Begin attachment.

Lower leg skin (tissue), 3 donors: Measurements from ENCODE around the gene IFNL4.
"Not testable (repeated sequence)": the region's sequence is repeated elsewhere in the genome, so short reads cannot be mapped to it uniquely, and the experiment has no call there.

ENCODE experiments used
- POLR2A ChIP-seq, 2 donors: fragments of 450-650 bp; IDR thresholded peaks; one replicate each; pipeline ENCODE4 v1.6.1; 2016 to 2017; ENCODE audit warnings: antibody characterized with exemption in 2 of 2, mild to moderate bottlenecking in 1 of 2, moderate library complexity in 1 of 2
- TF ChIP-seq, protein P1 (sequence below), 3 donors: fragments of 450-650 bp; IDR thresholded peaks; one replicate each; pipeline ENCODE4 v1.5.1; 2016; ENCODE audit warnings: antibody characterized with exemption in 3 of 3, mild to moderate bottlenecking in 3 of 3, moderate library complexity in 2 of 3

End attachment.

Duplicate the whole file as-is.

Lower leg skin (tissue), 3 donors: Measurements from ENCODE around the gene IFNL4.
"Not testable (repeated sequence)": the region's sequence is repeated elsewhere in the genome, so short reads cannot be mapped to it uniquely, and the experiment has no call there.

ENCODE experiments used
- POLR2A ChIP-seq, 2 donors: fragments of 450-650 bp; IDR thresholded peaks; one replicate each; pipeline ENCODE4 v1.6.1; 2016 to 2017; ENCODE audit warnings: antibody characterized with exemption in 2 of 2, mild to moderate bottlenecking in 1 of 2, moderate library complexity in 1 of 2
- TF ChIP-seq, protein P1 (sequence below), 3 donors: fragments of 450-650 bp; IDR thresholded peaks; one replicate each; pipeline ENCODE4 v1.5.1; 2016; ENCODE audit warnings: antibody characterized with exemption in 3 of 3, mild to moderate bottlenecking in 3 of 3, moderate library complexity in 2 of 3